Auto Review: Nissan’s durable workhorse

By Bill Heald - ReminderNews
Featured Article - posted Thu., Oct. 25, 2012
Contributed
- Contributed Photo

With all the gadgetry and influx of new technologies that is infiltrating cars at an amazing rate, there’s still something to be said for simplicity, especially for vehicles we need to be rugged working companions. True, the lion’s share of the newer advancements in terms of fuel efficiency, safety technology, braking performance and suspension response are of benefit to all vehicles, but the latest touch-screen info-tainment goodies are not necessarily what is needed in a compact truck that is designed to be driven anywhere the job takes it (often with a substantial payload of heavy hardware needed for the job).

Nissan’s Frontier compact pickup hasn’t changed a whole lot over the last few years, as its solid chassis, rugged interior and straightforward drivetrain have been just the ticket to handle a broad variety of chores, day after day and mile after mile. In environments like this, there’s a lot to be said for keeping things as uncomplicated as possible, and Frontier is a truck that fits this role admirably.

Available in either a King Cab (that’s extended cab, in Nissan’s jargon) and Crew Cab models, both can be had with either rear-wheel or four-wheel drive. We tested a 4X4 Crew Cab model, which is powered by a standard 4-Liter V6 with 261 horsepower and tuned for the kind of low-end torque a truck needs. The transmission is a five-speed automatic (a six-speed manual is also available) and the rugged 4WD system is a part-time unit with a low range suitable for rock crawling.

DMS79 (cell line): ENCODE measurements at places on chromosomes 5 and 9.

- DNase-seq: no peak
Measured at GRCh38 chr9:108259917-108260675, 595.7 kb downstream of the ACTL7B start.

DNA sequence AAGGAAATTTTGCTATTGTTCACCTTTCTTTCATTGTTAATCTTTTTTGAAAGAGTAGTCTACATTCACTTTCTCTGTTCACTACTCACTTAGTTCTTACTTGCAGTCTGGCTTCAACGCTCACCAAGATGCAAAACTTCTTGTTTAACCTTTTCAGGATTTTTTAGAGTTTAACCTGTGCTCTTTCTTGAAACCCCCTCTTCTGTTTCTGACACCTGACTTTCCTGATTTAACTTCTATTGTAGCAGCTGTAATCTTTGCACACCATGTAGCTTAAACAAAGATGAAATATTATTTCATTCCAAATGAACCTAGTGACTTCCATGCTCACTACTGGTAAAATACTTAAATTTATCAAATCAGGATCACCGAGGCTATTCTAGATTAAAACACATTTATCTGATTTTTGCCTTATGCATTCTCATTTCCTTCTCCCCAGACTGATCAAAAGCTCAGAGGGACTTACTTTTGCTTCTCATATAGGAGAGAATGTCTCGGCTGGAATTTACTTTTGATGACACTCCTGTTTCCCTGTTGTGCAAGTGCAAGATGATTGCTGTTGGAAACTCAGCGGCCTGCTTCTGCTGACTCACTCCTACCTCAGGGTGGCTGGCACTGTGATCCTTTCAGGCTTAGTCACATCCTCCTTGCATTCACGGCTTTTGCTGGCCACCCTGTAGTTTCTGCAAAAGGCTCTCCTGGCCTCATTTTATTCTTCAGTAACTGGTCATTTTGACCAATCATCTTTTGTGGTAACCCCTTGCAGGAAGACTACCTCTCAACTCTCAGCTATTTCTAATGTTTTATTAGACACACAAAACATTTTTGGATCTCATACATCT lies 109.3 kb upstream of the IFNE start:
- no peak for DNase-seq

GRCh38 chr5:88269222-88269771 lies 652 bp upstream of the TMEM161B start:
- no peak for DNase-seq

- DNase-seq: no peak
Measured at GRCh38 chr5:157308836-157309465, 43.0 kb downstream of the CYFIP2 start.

And speaking of mastering “unimproved” terrain, the Frontier’s suspension is impressive at conquering the nastiest obstacles off-road, but back on the tarmac this same suspension delivers a fairly busy ride that can get choppy over some surfaces. The robust frame and suspension, coupled with the stout drivetrain, permits a payload of 1,1390 pounds and a towing capacity of 6,100 pounds. Strong ABS disc brakes hauled our Frontier down from 60 mph in an average of 114 feet.

Inside, the Frontier Crew Cab is no rival for the kind of room you see in full-size crew cabs, but it can accommodate the driver and three companions for short stints. Our SV trim level included a Sport Appearance package that includes an eight-way manually adjustable driver’s seat with lumbar support that makes for a very comfortable perch. Instrumentation is refreshingly conventional, and controls are likewise instantly familiar and logical, and helps make you feel at home right away. The upholstery appears ready for the long haul and easy to clean, which again is fitting for a vehicle that will likely see a lot of hard miles in its lifetime.

While Nissan’s venerable compact pickup isn’t loaded with the latest state-of-the-art gadgetry, it is designed to perform as only a solid work truck can. What it lacks in frippery, it more than makes up for in practical, functional design.

The 2012 Nissan Frontier Crew Cab 4X4 SV is EPA-rated 14 MPG city/19 highway and has a base price of $26,970. With options, our MSRP came to $29,085. www.nissanusa.com

 


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